Thinking Outside the Batter's Box: MLB head and shoulders above big, bad NFL when it comes to player behavior

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Thinking Outside The Batter’s Box is a blog about baseball published every week.

The Newtonite

Thinking Outside The Batter's Box is a blog about baseball published every week.
Thinking Outside The Batter’s Box is a blog about baseball published every week.

by Jacob Gurvis
The headlines throughout sports this week are not pretty. Child abusers, wife beaters, substance abusers. The list goes on. But wait, aren’t all those things that happened in the National Football League? Huh. Interesting.
A couple days ago I tried to watch the news. On CNN, there was coverage of the Ray Rice scandal, being covered by Anderson Cooper and two law experts. On MSNBC, there was coverage of the Adrian Peterson scandal. Yesterday, Arizona Cardinals running back Jonathan Dwyer was arrested for alleged aggravated assault, and Carolina Panthers defensive end Greg Hardy was placed on the exempt list after being found guilty of assault. Everywhere you look, the NFL is making negative news. Baseball? Crickets.
While football is dealing with the Rice and Peterson debacles and all the public calls for Commissioner Roger Goodell’s resignation, the biggest news story in baseball this past week regarding player behavior is Phillies closer Jonathan Papelbon getting a fine and seven-game suspension for making an obscene gesture at fans. Papelbon grabbed his crotch at fans? Wow MLB has some serious problems, right?
Sure, Orioles slugger Chris Davis got a 25-game suspension last week for violating the substance policy. But the story gained no traction. And if you look into the incident, it makes sense. In 2013, Davis had medicinal and league permission to take Adderall. This season, that permission was not renewed, but Davis continued to take Adderall. So this isn’t a player taking steroids. No biggie.
This week baseball is dealing with the crazy Papelbon and amiable Davis, who took his suspension, apologized, and is not making a big to-do. Recently, the contrast between issues in the MLB and NFL are somewhat comical. And while the NFL generally has more issues with player behavior, the MLB is planning to meet with the Players’ Union this week to address the issue of domestic abuse.
In an interview with USA TODAY Sports, Commissioner Bud Selig said, “I constantly say that baseball is a social institution with very important social responsibilities. Domestic violence is one of the one worst forms of societal conduct. We understand the responsibility of baseball to quickly and firmly address off-field conduct by our players, even potentially in situations in which the criminal justice system does not do so.”
So while its not currently a blaring issue in baseball, the league is still making efforts to ensure that it doesn’t become more of a problem. And this isn’t the first time baseball has been proactive and ahead of the game (pun intended).
Every league eventually has its issues. From 1972-1995, baseball had seven strikes and/or stoppages of play due to disagreement. So no, the MLB is not perfect. But the league had its lockouts and such over 20 years ago, and other leagues had them much more recently. The NHL cancelled all of the 2004-2005 season, and had a shortened 2012-1013 season. The NBA had a shortened season in 2011, and the NFL had a five-month lockout in 2011, and a four-month referee strike in 2012. So while the NHL, NBA, and NFL had their lockouts in the last few years, baseball officials and the Players’ Union met under the radar in 2011, and agreed on a new, five-year bargaining agreement, ensuring at least five-more lockout-free years. The MLB learns from other leagues’ (and its own) mistakes.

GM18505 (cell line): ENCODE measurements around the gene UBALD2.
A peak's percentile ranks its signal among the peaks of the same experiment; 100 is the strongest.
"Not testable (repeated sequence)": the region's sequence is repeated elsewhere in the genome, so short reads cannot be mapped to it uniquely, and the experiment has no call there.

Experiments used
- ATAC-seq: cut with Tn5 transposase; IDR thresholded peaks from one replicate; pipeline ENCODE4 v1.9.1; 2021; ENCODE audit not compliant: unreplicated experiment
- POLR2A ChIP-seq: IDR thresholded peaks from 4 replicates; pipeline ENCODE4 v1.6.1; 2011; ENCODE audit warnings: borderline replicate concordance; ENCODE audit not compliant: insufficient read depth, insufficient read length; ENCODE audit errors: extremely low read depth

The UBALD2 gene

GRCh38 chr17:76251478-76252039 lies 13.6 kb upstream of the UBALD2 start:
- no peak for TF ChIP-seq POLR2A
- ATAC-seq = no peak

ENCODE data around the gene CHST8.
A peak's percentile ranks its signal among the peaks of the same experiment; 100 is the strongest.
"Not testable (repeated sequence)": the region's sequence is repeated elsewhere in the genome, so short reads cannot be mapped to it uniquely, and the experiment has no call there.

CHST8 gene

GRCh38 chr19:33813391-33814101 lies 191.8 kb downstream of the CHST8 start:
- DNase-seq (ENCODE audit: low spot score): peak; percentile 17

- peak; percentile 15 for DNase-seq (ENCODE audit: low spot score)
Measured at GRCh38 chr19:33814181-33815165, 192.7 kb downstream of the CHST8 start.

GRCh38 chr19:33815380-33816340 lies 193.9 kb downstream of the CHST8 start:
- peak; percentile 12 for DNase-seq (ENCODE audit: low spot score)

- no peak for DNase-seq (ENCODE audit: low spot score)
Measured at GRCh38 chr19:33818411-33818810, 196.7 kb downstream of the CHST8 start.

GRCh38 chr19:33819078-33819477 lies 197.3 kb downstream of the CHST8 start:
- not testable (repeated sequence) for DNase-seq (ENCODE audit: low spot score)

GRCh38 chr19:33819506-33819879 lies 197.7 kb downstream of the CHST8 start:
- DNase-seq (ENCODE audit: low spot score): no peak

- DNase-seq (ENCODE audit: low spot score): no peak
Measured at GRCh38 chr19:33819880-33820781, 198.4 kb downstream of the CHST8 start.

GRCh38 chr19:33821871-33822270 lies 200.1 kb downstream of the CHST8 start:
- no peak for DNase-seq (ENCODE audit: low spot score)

Dozens of studies have been done on the arrest rates and trends for each professional league. According to www.vocativ.com, which published an article on September 15th on this topic, the NFL and NBA have arrest rates significantly higher than the MLB and NHL. In their study, they found that over a five-year average, the NHL has 175 arrests, MLB has 552, NBA has 2,157, and the NFl tops the list with 2,466. So yes, baseball isn’t the bottom of the list, but it’s also nowhere near the top. The domestic abuse arrest averages are just as telling. The NHL has 38, MLB has 43, NFL has 241, and NBA has 412. So while these trends may seem more extreme due to the last couple weeks, they also have been consistent for many years. Baseball in general has fewer arrests than football. That is a fact.
What’s the moral of the story? I’m not saying we should all boycott the NFL. I still love football, and watch games every week. However, it is important to understand the actions of each league. Obviously no league supports domestic abuse or pushes their players to misbehave or cheat. But some leagues respond well and take action to prevent players from doing bad things. And others are the NFL. And that is important to note.
I may have a bias because I love baseball. But sports fan or not, it is important to see these leagues as institutions for a moment, and realize that they have a large impact on our country, and especially on young people. So go on rooting for the Patriots or whatever team you root for. I know I will. Just understand who, and more importantly, what, you may be supporting.